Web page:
ENTERTAINMENT
By Lou Dolinar and Lou Dolinar,KNIGHT RIDDER/TRIBUNE | March 25, 2004
I keep a museum-quality collection of PCs around my house. Motherboards, graphic cards, memory, disks and so on are frequently upgraded, swapped and replaced. Processors range from a 450 MHz Celeron to the 1.2 MHz Pentium on my laptop, and various releases of Windows. I hesitate to call my collection typical of the computing world in general, but it probably is typical of some home users. About a year and a half ago, I installed the first release of Xandros Linux on this grungy menagerie.
NEWS
By Ryan Davis and Ryan Davis,SUN STAFF | October 24, 2003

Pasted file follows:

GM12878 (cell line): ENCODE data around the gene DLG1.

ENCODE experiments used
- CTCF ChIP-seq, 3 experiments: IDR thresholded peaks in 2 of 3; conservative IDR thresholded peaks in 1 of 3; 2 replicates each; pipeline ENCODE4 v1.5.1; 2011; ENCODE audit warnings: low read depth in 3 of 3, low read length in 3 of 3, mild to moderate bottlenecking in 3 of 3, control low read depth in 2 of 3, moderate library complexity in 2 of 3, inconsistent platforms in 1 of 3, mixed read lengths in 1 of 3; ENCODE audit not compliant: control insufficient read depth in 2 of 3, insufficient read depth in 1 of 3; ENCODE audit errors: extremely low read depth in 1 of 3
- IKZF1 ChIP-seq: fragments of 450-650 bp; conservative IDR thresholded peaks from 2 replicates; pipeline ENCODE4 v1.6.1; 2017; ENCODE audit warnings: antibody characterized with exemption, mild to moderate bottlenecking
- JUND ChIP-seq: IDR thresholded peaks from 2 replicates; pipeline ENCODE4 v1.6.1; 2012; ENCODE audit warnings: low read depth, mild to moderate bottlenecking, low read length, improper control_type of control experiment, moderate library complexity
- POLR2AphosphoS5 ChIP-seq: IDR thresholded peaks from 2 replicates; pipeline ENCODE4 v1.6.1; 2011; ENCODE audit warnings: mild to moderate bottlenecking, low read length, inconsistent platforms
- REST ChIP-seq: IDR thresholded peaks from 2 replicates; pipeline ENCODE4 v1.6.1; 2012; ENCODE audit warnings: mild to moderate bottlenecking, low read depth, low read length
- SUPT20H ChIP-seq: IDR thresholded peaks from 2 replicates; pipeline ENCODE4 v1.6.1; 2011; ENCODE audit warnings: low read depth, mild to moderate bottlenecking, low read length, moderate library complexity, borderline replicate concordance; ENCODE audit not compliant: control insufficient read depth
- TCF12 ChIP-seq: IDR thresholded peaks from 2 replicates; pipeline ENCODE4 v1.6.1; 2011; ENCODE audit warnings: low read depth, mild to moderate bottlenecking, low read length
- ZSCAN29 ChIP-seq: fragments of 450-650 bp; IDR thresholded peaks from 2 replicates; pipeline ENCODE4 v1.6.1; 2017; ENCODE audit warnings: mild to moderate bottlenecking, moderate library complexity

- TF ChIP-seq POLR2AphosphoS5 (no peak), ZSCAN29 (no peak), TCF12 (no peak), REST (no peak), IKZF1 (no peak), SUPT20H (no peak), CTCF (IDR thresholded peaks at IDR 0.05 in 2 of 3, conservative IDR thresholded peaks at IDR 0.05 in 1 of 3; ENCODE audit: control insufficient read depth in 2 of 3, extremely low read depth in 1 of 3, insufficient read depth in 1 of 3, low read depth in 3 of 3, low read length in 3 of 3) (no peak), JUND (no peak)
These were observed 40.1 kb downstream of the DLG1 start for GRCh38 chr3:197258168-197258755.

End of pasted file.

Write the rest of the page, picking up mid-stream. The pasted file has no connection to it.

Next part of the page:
The first and last time Ann Fligsten took the bus from Arnold to Annapolis she couldn't find a schedule and had to trample through weeds to reach the bus stop. "If it's so hard to take a bus and you have a car, you're not going to take the bus," she said, adding that she has found others who agree with her. A group of Anne Arundel County residents seeking more public transportation options will gather Wednesday for the first meeting of what organizers believe is the county's broadest coalition ever to fight for transit.